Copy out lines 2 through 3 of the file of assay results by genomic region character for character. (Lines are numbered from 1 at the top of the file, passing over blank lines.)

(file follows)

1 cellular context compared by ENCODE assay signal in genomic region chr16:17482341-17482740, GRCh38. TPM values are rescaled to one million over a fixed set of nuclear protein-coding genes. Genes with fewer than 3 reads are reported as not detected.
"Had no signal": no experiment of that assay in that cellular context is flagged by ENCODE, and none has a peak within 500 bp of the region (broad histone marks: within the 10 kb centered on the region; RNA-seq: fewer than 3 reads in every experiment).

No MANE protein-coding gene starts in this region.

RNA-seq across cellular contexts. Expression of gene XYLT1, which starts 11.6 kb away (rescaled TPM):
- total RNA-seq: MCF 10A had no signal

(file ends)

"Had no signal": no experiment of that assay in that cellular context is flagged by ENCODE, and none has a peak within 500 bp of the region (broad histone marks: within the 10 kb centered on the region; RNA-seq: fewer than 3 reads in every experiment).

No MANE protein-coding gene starts in this region.